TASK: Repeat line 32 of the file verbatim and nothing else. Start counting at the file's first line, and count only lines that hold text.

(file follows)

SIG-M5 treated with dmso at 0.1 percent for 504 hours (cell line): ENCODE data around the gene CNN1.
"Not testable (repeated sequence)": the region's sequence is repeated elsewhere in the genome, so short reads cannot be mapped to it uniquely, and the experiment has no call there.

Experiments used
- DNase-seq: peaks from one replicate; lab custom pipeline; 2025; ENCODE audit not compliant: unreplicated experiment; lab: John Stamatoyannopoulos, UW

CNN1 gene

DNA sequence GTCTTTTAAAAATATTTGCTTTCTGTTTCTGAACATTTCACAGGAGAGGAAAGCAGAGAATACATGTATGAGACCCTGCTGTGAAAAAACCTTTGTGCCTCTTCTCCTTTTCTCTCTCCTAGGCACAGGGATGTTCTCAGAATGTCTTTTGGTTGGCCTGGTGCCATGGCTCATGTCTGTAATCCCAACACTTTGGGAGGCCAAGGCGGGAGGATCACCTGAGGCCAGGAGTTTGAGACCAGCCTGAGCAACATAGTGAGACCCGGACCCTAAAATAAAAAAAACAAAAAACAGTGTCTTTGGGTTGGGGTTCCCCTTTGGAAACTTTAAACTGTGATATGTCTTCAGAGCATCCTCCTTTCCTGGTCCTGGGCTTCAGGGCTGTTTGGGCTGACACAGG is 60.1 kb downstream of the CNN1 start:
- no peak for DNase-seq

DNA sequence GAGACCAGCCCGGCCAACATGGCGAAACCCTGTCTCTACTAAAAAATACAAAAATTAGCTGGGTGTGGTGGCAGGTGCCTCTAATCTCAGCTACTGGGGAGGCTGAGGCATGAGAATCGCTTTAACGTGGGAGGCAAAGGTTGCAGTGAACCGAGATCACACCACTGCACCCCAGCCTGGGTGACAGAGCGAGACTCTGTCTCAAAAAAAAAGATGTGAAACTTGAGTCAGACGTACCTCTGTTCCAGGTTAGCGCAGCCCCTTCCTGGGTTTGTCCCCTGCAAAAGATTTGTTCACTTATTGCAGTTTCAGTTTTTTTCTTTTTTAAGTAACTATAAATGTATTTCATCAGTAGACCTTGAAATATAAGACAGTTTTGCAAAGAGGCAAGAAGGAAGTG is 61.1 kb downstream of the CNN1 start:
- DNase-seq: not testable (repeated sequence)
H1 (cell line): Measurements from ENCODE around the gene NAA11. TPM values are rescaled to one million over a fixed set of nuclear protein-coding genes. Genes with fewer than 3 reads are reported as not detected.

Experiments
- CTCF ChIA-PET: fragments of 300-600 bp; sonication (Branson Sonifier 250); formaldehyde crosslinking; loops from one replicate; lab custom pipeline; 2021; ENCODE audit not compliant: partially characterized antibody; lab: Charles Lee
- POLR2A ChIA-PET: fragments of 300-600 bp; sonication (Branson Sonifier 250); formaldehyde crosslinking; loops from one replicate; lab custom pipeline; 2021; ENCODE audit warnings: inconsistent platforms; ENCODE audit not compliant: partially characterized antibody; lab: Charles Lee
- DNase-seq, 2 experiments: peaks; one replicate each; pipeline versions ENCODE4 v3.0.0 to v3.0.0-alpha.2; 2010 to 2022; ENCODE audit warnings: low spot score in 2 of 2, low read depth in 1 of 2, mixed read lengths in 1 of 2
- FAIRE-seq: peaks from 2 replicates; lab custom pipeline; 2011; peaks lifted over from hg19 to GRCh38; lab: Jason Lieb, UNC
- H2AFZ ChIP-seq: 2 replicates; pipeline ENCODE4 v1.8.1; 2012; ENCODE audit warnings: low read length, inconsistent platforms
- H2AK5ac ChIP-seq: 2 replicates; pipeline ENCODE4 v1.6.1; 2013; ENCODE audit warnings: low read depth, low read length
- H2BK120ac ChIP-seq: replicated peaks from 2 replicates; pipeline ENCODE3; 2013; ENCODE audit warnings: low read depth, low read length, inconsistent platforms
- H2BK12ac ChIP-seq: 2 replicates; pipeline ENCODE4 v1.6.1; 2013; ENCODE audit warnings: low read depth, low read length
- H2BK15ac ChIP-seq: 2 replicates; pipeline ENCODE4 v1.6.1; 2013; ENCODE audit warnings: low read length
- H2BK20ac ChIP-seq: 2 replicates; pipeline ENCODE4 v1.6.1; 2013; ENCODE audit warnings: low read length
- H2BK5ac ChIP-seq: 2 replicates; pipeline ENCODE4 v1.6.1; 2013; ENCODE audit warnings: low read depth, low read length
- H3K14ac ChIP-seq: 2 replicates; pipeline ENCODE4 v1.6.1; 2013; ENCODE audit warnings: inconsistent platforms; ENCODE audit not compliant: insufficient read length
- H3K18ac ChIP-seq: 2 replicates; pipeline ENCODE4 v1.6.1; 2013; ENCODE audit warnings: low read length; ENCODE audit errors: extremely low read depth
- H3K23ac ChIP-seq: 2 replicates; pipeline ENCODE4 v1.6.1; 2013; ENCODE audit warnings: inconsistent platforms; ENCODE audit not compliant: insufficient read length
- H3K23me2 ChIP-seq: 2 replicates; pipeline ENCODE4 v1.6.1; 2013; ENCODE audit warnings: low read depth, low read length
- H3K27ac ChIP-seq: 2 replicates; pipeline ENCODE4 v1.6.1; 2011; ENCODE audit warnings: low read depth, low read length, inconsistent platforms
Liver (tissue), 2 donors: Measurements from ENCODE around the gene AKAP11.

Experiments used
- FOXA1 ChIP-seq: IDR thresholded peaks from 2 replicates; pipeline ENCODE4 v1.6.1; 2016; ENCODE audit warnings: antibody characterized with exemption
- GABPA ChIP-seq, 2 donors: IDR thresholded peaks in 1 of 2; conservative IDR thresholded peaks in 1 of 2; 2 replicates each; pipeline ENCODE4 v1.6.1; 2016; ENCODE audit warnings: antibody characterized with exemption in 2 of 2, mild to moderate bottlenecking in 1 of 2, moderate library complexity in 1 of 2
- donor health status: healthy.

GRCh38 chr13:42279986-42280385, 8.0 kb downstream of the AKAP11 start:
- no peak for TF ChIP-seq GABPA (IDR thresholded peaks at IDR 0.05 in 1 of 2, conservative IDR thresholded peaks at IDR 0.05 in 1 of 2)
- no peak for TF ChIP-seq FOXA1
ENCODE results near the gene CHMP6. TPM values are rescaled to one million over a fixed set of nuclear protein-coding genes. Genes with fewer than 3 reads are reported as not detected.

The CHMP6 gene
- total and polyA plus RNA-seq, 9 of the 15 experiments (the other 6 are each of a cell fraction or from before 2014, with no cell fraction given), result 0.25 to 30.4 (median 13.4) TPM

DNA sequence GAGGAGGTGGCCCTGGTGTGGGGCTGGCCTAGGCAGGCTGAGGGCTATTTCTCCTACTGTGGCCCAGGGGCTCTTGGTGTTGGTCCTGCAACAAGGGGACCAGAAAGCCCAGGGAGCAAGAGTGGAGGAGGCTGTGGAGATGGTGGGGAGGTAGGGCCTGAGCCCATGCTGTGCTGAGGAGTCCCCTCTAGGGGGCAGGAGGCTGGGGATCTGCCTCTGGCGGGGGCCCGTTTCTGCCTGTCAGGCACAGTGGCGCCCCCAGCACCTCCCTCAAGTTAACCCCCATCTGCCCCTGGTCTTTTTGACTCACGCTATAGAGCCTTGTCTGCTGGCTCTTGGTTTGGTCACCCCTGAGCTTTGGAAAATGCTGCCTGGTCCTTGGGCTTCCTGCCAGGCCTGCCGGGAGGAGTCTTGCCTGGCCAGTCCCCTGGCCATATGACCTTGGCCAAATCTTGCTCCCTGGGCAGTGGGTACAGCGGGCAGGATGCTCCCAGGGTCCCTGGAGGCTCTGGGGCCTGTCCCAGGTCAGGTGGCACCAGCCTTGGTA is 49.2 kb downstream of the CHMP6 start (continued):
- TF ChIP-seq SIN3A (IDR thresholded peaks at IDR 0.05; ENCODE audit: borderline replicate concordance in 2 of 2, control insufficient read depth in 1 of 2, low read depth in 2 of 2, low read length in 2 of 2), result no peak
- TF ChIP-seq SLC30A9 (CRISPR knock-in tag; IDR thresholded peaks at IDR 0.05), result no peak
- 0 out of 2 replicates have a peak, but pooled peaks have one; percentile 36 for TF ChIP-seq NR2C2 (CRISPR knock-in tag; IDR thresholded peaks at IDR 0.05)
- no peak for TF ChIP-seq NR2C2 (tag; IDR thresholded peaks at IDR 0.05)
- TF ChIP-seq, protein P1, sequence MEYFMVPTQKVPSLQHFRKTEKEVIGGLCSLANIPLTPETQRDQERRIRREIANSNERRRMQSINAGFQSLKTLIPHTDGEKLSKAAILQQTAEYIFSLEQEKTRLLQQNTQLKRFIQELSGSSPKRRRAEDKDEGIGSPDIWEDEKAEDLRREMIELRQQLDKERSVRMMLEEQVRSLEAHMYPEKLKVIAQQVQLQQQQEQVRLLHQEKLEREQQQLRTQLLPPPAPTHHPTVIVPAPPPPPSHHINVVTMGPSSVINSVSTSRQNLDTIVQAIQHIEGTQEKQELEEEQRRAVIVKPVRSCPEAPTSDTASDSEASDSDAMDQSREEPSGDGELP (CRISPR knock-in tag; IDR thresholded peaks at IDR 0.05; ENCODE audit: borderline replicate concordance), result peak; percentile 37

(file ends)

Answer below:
- donor health status: healthy.